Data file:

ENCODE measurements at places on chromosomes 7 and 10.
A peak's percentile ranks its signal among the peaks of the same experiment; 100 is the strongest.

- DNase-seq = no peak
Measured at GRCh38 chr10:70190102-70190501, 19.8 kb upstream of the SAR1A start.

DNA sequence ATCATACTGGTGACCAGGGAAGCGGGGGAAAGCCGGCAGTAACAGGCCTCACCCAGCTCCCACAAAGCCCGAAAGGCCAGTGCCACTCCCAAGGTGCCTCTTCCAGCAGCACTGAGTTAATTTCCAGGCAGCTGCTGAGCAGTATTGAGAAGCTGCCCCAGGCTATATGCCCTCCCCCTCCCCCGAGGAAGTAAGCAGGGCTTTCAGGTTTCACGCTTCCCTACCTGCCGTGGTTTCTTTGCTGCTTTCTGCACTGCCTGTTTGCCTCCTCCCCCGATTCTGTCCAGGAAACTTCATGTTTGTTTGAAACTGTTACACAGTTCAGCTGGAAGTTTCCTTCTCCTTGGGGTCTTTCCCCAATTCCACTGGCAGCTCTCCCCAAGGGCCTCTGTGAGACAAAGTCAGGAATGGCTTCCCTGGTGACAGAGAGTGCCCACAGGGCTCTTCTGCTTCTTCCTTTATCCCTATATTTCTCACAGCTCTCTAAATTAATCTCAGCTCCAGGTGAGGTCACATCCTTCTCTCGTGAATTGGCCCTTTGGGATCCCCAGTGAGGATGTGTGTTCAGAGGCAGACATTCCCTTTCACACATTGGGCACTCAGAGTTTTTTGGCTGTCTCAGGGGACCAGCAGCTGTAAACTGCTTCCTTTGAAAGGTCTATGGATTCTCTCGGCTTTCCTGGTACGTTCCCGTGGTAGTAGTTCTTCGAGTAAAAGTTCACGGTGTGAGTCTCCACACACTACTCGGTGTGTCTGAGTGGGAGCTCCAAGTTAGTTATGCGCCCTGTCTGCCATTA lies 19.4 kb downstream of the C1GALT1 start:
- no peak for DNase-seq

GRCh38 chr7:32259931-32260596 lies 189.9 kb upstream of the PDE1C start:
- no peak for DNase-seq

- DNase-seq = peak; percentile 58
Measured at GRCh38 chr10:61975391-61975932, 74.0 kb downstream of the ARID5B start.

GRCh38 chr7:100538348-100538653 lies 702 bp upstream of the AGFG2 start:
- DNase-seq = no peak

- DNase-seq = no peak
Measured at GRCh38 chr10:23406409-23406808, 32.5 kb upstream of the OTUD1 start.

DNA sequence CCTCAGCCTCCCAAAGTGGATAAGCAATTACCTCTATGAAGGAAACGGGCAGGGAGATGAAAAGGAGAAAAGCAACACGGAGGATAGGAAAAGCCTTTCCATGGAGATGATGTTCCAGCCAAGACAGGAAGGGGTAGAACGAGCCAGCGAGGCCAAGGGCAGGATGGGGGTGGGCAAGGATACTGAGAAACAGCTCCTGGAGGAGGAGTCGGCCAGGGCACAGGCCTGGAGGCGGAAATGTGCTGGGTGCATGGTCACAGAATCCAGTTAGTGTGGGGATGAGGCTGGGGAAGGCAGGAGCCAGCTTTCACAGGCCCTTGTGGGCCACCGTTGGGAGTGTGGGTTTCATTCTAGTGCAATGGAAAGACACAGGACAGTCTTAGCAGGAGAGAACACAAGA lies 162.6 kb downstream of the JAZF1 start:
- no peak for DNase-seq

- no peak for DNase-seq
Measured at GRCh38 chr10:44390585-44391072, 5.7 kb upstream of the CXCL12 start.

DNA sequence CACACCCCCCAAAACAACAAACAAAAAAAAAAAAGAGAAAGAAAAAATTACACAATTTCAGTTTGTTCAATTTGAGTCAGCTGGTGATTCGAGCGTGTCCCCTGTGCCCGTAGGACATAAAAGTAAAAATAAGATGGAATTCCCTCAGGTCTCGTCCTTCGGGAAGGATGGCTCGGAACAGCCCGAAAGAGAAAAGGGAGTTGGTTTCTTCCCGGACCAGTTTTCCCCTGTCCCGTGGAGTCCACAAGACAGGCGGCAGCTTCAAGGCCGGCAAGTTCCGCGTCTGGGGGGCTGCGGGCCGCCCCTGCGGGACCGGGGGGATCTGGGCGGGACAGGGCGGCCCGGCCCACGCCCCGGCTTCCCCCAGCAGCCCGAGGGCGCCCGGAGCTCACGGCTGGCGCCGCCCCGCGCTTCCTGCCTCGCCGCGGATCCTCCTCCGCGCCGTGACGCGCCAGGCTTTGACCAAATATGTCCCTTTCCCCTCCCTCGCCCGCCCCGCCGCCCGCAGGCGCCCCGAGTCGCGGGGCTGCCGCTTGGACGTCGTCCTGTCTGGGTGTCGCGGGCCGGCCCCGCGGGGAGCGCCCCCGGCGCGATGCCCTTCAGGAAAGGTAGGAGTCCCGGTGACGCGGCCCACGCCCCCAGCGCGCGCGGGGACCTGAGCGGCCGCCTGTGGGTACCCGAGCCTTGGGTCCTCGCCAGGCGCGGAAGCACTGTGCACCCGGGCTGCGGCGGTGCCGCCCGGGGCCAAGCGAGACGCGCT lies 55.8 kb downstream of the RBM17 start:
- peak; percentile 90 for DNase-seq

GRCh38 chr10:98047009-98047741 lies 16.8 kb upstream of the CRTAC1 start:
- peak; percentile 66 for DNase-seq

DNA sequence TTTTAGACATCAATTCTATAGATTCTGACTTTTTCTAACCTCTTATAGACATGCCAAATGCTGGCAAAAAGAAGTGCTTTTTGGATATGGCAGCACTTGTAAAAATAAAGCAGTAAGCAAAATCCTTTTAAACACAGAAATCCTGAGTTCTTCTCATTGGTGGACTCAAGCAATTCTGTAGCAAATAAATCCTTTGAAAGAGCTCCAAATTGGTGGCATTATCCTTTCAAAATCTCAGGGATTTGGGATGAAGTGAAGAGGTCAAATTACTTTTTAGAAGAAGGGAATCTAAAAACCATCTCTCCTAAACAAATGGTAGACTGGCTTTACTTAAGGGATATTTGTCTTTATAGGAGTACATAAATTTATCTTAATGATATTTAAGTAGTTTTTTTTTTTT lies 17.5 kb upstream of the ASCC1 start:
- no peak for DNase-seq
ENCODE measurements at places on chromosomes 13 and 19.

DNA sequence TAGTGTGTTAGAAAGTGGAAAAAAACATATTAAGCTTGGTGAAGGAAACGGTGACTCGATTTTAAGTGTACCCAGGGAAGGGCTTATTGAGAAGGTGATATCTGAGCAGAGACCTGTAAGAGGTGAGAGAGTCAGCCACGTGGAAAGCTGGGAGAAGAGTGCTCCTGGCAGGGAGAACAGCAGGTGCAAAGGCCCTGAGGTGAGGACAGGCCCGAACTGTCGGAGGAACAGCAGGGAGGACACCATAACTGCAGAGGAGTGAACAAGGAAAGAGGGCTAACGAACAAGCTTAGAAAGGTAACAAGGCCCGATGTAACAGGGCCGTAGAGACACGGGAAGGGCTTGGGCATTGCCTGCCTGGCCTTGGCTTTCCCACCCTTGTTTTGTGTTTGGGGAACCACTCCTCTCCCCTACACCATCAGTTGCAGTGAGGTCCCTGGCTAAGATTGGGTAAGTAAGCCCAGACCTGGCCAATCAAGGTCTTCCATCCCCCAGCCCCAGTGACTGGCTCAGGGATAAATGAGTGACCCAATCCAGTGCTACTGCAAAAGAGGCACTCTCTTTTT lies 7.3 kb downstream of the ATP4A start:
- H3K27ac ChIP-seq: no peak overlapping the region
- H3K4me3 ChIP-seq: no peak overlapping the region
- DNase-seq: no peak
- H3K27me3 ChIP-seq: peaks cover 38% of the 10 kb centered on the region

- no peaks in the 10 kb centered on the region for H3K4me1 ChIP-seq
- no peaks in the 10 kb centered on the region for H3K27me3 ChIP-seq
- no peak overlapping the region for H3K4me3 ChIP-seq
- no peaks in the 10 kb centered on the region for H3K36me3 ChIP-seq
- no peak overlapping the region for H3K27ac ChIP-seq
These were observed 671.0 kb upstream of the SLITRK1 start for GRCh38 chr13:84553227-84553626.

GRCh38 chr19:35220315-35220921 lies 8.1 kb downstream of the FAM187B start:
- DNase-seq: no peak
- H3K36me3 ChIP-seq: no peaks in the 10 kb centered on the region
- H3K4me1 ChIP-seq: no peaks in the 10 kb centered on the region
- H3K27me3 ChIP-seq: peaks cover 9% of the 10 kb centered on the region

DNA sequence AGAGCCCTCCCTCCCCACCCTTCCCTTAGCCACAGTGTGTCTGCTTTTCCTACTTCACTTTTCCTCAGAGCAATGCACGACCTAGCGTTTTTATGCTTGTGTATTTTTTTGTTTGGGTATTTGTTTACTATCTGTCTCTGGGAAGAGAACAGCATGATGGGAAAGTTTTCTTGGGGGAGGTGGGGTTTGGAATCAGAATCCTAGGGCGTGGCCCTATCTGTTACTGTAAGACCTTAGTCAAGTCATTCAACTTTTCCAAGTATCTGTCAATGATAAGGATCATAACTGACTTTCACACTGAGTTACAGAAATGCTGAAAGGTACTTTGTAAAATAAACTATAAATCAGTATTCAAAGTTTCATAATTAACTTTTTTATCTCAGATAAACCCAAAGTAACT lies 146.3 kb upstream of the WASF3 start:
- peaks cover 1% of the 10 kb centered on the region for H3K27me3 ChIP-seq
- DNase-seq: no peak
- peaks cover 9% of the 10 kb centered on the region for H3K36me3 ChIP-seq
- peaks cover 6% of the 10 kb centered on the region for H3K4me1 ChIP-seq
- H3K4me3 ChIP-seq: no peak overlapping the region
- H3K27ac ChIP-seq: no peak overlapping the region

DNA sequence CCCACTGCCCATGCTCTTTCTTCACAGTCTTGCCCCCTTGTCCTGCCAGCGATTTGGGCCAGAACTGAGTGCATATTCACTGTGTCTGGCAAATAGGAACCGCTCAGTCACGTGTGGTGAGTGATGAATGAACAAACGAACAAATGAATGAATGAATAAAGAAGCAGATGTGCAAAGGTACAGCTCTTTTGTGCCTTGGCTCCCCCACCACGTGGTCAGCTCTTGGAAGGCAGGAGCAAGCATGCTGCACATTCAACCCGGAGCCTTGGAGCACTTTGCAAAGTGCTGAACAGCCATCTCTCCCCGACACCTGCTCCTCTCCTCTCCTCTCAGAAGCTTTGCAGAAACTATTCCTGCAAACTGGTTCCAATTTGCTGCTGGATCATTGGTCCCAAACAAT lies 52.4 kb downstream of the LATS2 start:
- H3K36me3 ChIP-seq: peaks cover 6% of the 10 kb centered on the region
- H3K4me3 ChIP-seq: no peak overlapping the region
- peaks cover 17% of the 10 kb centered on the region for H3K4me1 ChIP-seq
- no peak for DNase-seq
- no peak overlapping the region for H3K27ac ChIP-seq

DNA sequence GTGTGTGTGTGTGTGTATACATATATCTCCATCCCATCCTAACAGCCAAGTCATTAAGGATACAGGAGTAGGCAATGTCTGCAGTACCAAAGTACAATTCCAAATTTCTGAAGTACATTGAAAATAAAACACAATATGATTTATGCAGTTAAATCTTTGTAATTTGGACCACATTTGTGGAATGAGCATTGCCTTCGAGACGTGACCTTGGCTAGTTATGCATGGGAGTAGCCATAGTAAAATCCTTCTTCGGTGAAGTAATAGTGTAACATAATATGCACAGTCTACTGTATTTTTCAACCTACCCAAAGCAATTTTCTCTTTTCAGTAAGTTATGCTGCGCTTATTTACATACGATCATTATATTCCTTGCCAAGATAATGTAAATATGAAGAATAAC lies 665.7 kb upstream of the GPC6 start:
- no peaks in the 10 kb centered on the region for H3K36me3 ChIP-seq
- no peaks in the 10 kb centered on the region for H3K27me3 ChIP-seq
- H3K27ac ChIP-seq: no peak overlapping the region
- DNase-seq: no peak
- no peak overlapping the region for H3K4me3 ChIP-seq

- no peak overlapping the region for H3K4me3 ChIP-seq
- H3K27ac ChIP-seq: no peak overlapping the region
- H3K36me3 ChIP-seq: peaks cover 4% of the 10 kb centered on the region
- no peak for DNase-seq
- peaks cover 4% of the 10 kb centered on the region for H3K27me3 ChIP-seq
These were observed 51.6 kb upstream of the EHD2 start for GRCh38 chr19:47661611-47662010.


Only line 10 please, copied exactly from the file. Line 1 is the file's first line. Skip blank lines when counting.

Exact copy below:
Measured at GRCh38 chr10:61975391-61975932, 74.0 kb downstream of the ARID5B start.